With all the hysteria around Bitcoin and other virtual currencies, you’d be forgiven for thinking they are either a sign of the apocalypse or yet another actualisation of the ever-familiar boom-and-bust cycle of economics that has been central to our collective psyche since the 1800s. The situation is further muddied by blockchain mania, with the distributed ledger technology being heralded as the solution to all woes with no real practical applications yet apparent.
Blockchains offer an economical advantage over the traditional ledger systems of banks and governments that are often controlled by middlemen that mediate transactions. While governments and banks carry out financial transactions within a centralised, black-box system— the blockchain is the opposite. The technology offers the same record-keeping functionalities of traditional ledgers while storing information in tamper-proof blocks. The blocks are decentralised—distributed across the network, bringing traceability and security to all transactions that occur.
Virtual currencies are just one out of the many applications of the blockchain, with Bitcoin being the most famous one of them all. Additionally, with blockchain’s currency applications being more established and familiar within the mainstream, virtual currencies are almost synonymous with the broader development of blockchain technologies.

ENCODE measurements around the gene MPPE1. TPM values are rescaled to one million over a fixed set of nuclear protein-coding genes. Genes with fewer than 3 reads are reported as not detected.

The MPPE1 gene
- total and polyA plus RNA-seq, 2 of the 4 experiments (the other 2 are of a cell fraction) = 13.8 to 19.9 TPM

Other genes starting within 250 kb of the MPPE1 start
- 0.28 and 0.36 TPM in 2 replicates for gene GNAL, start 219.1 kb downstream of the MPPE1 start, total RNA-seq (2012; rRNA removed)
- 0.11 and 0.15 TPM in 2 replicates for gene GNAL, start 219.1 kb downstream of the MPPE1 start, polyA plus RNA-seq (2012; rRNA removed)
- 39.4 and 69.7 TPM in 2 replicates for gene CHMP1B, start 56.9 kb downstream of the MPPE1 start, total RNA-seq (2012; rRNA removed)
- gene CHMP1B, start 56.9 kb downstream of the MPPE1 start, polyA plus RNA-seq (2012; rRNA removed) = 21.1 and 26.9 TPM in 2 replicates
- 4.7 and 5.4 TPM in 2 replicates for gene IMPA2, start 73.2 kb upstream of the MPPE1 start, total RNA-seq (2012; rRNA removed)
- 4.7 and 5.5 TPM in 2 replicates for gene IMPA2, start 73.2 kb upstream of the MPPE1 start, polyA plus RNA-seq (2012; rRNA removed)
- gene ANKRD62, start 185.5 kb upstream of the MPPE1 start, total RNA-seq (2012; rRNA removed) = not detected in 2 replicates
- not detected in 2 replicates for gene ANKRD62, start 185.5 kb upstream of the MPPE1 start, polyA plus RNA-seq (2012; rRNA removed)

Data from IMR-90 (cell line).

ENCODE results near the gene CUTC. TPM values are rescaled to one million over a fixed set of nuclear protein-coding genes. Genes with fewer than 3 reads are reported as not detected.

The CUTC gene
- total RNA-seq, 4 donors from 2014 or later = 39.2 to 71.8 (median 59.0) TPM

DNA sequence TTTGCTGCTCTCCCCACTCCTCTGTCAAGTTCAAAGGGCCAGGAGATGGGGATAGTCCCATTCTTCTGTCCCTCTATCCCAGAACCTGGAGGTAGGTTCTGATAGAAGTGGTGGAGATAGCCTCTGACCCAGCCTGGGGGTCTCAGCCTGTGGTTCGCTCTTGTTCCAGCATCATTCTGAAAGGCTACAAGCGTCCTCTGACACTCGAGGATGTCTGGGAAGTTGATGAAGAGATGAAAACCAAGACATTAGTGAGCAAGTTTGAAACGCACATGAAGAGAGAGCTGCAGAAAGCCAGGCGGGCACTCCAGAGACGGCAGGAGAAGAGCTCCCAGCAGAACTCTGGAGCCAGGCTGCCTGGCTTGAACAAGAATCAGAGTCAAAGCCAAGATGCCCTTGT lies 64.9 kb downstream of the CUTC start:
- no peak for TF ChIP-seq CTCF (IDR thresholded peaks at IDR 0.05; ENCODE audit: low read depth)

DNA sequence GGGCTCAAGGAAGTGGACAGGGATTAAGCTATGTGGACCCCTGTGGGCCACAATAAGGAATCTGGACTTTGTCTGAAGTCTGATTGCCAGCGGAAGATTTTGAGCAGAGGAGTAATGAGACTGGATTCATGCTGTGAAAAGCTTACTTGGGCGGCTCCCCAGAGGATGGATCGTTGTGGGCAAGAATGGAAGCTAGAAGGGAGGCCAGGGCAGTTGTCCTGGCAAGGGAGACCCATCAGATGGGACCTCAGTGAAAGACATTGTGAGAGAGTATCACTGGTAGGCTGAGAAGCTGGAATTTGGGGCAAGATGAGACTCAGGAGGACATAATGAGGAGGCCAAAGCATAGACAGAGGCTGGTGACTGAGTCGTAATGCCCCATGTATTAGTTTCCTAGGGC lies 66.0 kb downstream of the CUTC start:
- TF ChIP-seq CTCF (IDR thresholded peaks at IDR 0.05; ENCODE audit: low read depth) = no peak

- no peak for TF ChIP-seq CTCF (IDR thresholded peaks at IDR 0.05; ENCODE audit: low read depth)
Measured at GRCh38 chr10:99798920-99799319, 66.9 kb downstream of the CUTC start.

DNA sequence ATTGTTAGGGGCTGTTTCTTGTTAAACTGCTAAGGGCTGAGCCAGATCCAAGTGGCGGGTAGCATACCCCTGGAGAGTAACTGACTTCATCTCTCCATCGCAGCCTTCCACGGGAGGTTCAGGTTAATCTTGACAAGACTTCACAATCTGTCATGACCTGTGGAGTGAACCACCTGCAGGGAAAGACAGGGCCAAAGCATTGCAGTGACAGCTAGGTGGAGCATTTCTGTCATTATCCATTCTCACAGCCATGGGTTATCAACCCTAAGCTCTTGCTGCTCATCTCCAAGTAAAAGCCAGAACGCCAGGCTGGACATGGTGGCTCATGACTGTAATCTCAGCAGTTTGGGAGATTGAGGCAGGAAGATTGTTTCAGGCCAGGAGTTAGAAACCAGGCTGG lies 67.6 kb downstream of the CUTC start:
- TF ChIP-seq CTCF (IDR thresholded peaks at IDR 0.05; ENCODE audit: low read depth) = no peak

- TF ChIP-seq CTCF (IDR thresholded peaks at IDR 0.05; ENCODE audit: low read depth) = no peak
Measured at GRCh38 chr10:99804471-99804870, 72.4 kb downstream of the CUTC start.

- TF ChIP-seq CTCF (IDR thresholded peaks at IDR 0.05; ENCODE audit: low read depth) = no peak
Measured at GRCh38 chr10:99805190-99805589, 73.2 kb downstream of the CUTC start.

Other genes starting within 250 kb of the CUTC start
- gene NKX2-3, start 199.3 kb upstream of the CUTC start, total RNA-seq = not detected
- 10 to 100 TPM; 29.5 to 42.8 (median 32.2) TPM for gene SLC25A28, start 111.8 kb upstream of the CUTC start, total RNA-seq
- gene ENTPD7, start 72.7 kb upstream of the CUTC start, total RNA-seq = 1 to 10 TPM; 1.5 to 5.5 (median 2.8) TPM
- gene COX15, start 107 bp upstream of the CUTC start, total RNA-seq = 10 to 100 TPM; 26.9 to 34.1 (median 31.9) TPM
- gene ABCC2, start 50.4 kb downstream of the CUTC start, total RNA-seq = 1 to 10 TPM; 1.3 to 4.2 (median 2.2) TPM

Within the EU, opinion is sharply divided on blockchain-based virtual currencies. On one hand, much research and a multitude of exploration initiatives are being poured into the idea, with the European Commission appearing to be increasingly open to the potential of blockchain technology within the fintech industry. Plans to provide an enabling environment for the technology are being addressed and ideas for development are increasingly prominent in mainstream media. On the other hand, regulators are still very much focusing their efforts on the risks involved. As an example, the European Supervisory Authorities (ESAs) issued a warning just this February regarding the risks of buying and/or holding virtual currencies due to their volatility. The EU recognises the pros and cons of the technology, but naturally, they are being rather cautious and conservative with their exploration for initiatives for a proportionate regulatory framework.